When I got my Rebel several years ago, I immediately had buyer's remorse. I was not even remotely impressed with my photos. The point and shoots that my husband and boys were using were producing much better photos than my Rebel. I had obviously been under the impression that my new fancy pants camera would automatically start spitting out beautiful pictures, but it very quickly became clear that an expensive camera does not a good photographer make.
That's your first profound photography revelation for today.
Not one to give up without a fight, I hit the internet, and I hit it hard. I followed every single photography rabbit trail I came across. I read everything that crossed my path. I stalked the blogs of photographers whose work I admired and I quickly became convinced that I needed to learn to shoot in manual mode if I had any hope of producing the kinds of images I dreamed of creating.
So, I put my camera in manual and immediately went from being unimpressed with my photos to being extremely unimpressed with my photos. I would flip some dials willy nilly, take another shot, change some settings, take another shot, and on and on and on. Occasionally, I would come up with a keeper, but I had no clue how I got it. More importantly, I had no clue how to get it again.
So, here's profound photography revelation number two.
Shooting in manual mode is technically complex and the willy nilly method just doesn't cut it.
Unfortunately, at that time my head was a certified technical free zone. It's true. Just ask any of my junior high or high school math teachers. Or my dad, who thought I should know how a carburetor worked before I was allowed to drive a car.
That side of my brain has been on vacation in the Bahamas pretty much all of my life.
But my free for all button pushing, dial turning days were numbered. That approach just wasn't working for me. There very well may be those who can pick up a camera and make magic happen without a thought, but I wasn't one of them.
There are several different technical aspects to shooting in manual mode, and if I hadn't pushed myself to figure out how it all worked together, my Rebel would be on a shelf right now, gathering dust.
It was not an easy journey for my noggin.
It made my head hurt.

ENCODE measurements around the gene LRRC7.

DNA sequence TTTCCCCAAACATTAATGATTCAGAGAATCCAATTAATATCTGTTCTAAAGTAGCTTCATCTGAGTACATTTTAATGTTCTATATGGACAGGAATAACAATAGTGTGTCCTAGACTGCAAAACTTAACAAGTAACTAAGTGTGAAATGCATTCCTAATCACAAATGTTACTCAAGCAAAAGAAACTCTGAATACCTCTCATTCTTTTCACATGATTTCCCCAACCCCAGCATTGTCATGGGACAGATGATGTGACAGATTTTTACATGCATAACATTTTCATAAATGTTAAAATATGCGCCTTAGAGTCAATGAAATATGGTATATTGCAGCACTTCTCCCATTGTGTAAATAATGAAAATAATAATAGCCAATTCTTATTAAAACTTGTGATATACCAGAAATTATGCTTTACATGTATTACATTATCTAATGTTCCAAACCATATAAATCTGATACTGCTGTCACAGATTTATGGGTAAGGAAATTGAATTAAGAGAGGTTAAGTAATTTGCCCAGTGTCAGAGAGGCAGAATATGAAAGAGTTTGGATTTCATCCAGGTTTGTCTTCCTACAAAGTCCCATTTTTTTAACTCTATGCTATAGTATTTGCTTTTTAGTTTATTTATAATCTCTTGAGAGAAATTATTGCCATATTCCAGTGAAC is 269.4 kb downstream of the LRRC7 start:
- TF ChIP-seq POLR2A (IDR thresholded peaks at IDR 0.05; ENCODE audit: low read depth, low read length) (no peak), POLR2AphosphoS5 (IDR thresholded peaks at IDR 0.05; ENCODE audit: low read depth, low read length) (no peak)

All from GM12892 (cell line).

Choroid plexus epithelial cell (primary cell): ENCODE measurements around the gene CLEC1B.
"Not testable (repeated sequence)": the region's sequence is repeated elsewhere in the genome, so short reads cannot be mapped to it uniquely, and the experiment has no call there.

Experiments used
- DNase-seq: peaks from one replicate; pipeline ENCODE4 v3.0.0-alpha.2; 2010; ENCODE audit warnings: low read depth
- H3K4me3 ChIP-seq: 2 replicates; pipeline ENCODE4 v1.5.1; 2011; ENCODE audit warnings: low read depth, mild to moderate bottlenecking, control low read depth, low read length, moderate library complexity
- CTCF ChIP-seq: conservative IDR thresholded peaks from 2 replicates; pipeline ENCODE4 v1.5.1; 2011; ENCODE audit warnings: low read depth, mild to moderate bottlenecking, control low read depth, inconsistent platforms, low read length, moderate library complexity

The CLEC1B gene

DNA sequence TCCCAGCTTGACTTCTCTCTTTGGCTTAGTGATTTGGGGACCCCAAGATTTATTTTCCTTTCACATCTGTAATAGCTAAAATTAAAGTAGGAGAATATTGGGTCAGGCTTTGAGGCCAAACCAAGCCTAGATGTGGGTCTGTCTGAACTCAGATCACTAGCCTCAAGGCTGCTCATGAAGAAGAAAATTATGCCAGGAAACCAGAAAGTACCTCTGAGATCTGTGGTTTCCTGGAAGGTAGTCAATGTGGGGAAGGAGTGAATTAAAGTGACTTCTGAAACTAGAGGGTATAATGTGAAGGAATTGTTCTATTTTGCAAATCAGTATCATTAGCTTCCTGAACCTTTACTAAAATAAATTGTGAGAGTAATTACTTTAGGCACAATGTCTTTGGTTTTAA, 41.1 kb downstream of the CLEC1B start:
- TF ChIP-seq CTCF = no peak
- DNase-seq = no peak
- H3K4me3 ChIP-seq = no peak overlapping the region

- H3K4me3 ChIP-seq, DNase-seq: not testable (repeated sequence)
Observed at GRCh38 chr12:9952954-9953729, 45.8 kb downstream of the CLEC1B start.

I learned. And learned some more. And slowly it started to make sense.
Next time, I'll get into just what those technical aspects are and how I wrapped my brain around them.
Till then, here are a few suggestions to get you headed down the road to fabulous photos.
*Read every single thing you can get your hands on. Read your camera manual. I know. Snoresville, right? Read it, then go out and practice and then read it again. Every time, a little bit more will make sense.
*Get a good photography book or ten. I have Scott Kelby's Digital Photography series. He has a very user friendly style - good information without a lot of technical detail.
*Take a million pictures. Or more. Get familiar with your camera. Very familiar. When you first start out, you have eleventy seven things to think about before you click that shutter. The more you know what button does what, what dial does what, the more you'll be free to focus on other more creative aspects of photography.
*Lastly, if you are frustrated, don't give up. I'm here to tell you that you can do it. You can learn this. If I can, you can. Promise. You've found your people here. Or at least your peep. I'm living proof that those who are struggling to take better photos really can make sense of it all. Well, maybe not all, but at least a good chunk of it.
So, go forth and take pictures in manual mode, shout from the mountain tops that manual mode is from the devil, come back next week thoroughly frustrated, and we'll take it from there!
p.s. I was needing some Valentine photo ideas, so I took a skip through Flickr. It's a great place to find inspiration....all of these photos were heavily inspired, if not flat out copied, from photos I found there. I wish I had thought of making a heart out of my buttons, or making book pages into a heart shape, but I didn't. It seems the right side of my brain occasionally visits the Bahamas as well. And when that happens, tell me just what is left up there in my head?
Don't answer that.